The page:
A calibration-based approach to real-time in-vivo monitoring of pyruvate C1 and C2 polarization using the J_CC spectral asymmetry #DNPNMR
To measure the degree of polarization induced by the DNP process, one possibility is to calculate the ratio of the microwave OFF signal to microwave ON signal (neglecting depolarization under MAS conditions). While the ON signal is easy to measure since it typically a much better signal-to-noise ratio, measuring the OFF signal can often be challenging and the quality of the OFF signal will determine the error.
Measuring the NMR signal intensities of strongly coupled spin systems is a direct measure that does not require measuring the off signal. And a very elegant way is described in this paper from 2013:
A similar approach was used later by Vuichoud et al. analyzing the asymmetry of signal intensities of 2H Pake patterns. The same technique has been used in the Polarized Target Community to measure absolute target polarizations as initially described by Hamada et al.
Björgvinsdóttir, Snædís, Brennan J. Walder, Nicolas Matthey, and Lyndon Emsley. “Maximizing Nuclear Hyperpolarization in Pulse Cooling under MAS.” Journal of Magnetic Resonance 300 (March 1, 2019): 142–48.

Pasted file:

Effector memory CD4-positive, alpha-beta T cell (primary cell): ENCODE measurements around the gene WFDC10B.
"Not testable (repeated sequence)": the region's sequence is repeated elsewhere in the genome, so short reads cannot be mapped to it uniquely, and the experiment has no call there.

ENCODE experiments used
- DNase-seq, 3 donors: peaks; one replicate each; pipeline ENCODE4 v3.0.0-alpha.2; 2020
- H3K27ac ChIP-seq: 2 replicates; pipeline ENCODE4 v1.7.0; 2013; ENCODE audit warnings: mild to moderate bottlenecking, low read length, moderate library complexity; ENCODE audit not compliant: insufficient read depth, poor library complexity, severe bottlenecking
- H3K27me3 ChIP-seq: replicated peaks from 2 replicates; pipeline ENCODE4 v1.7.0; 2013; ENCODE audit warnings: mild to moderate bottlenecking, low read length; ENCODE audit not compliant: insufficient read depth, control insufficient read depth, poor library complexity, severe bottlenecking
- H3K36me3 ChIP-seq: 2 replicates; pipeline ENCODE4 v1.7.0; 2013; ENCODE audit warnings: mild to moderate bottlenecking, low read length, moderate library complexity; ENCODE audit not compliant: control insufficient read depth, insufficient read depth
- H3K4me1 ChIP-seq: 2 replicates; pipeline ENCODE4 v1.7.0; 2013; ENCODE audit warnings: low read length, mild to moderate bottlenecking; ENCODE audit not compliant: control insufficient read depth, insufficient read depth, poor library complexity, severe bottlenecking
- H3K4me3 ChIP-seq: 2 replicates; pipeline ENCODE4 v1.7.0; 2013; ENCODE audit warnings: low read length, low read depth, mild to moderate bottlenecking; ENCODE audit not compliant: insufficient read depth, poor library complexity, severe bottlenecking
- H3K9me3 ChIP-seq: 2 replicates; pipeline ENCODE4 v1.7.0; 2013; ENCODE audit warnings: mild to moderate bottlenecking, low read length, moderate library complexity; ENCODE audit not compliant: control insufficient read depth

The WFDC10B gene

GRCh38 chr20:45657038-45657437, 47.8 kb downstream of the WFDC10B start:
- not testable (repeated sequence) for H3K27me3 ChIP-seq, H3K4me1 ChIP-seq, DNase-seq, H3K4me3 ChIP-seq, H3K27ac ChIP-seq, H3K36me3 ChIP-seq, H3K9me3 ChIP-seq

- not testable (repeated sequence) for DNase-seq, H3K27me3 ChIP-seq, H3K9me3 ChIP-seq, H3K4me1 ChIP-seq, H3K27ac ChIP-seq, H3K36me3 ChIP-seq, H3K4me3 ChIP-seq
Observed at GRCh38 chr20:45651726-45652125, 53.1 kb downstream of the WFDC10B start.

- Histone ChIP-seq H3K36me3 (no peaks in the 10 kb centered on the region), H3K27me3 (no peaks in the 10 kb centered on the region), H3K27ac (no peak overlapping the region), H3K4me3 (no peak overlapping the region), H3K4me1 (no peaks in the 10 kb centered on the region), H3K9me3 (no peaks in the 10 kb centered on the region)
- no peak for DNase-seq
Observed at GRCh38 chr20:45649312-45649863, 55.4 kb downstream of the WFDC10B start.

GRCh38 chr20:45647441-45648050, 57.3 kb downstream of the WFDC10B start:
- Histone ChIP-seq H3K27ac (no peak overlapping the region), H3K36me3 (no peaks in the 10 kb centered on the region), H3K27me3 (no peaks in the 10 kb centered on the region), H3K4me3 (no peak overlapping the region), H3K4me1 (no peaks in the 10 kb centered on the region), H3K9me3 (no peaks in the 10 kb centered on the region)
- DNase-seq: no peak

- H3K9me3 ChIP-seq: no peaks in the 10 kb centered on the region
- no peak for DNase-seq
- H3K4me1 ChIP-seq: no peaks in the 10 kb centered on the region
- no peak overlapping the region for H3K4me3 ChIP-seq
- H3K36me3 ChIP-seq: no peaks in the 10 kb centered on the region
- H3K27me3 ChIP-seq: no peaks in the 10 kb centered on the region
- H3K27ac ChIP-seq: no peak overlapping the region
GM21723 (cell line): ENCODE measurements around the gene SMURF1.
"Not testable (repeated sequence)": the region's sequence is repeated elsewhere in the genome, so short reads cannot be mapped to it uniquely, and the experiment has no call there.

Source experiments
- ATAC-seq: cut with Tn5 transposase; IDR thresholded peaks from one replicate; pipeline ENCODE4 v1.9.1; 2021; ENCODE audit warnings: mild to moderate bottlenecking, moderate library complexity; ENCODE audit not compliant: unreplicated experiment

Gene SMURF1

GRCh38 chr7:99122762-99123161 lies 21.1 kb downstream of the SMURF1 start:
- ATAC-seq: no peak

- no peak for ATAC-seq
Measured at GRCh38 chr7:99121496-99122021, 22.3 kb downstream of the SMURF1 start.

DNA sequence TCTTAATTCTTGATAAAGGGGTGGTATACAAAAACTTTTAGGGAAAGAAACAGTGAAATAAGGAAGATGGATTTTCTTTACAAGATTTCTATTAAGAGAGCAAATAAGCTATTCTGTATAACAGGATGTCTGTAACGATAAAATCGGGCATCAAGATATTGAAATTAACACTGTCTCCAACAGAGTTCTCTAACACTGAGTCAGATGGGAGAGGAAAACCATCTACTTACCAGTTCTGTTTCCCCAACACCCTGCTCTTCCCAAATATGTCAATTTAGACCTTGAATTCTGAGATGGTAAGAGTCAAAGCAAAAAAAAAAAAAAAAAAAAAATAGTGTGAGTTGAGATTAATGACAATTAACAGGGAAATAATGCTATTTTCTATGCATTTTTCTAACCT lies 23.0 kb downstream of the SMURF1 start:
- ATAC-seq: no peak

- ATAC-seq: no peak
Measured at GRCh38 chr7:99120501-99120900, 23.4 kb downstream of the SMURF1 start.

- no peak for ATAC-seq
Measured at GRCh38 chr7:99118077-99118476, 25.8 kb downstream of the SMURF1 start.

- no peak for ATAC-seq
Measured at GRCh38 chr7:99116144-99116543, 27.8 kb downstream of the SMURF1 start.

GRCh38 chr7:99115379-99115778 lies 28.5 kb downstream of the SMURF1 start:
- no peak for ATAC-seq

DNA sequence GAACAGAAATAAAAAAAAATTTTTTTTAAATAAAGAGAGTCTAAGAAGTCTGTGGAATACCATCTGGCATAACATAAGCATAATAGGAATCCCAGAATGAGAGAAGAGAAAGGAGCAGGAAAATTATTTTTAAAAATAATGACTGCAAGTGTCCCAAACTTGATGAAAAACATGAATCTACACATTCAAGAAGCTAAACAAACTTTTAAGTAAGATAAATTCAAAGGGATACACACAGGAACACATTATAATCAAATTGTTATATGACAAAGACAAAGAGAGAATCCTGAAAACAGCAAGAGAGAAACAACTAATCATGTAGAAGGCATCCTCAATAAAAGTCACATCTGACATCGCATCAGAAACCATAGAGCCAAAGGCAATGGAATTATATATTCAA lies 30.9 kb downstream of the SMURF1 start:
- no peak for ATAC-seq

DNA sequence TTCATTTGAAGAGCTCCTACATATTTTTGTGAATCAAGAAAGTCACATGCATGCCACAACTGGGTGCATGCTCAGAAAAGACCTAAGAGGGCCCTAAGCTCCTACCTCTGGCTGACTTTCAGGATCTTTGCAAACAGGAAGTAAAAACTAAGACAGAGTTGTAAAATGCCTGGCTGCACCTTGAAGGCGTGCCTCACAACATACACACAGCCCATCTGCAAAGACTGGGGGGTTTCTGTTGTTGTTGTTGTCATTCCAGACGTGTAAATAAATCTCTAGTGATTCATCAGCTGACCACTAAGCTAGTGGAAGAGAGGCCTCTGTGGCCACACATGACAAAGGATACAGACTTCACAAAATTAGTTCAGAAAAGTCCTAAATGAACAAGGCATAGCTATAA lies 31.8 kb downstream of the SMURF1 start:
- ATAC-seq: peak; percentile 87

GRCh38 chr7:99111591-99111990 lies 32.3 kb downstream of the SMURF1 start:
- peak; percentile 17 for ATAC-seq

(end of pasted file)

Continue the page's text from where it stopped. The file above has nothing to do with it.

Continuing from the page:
It has recently been shown how dynamic nuclear polarization can be used to hyperpolarize the bulk of proton-free solids. This is achieved by generating the polarization in a wetting phase, transferring it to nuclei near the surface and relaying it towards the bulk through homonuclear spin diffusion between weakly magnetic nuclei. Pulse cooling is a strategy to achieve this that uses a multiple contact cross-polarization sequence for bulk hyperpolarization. Here, we show how to maximize sensitivity using the pulse cooling method by experimentally optimizing pulse parameters and delays on a sample of powdered SnO2. To maximize sensitivity we introduce an approach where the magic angle spinning rate is modulated during the experiment: the CP contacts are carried out at a slow spin rate to benefit from faster spin diffusion, and the spin rate is then accelerated before detection to improve line narrowing. This method can improve the sensitivity of pulse cooling for 119Sn spectra of SnO2 by an additional factor of 3.5.
Boosting sensitivity and suppressing artifacts via multi-acquisition in direct polarization NMR experiments with small flip-angle pulses
This is not directly related to DNP spectroscopy but an interesting method to increase the sensitivity specifically in solid-state NMR experiments. This method is compatible with DNP and in combination can lead to even larger sensitivity gains than just DNP.
Fu, Riqiang, and Arturo J. Hernández-Maldonado. “Boosting Sensitivity and Suppressing Artifacts via Multi-Acquisition in Direct Polarization NMR Experiments with Small Flip-Angle Pulses.” Journal of Magnetic Resonance 293 (August 1, 2018): 34–40.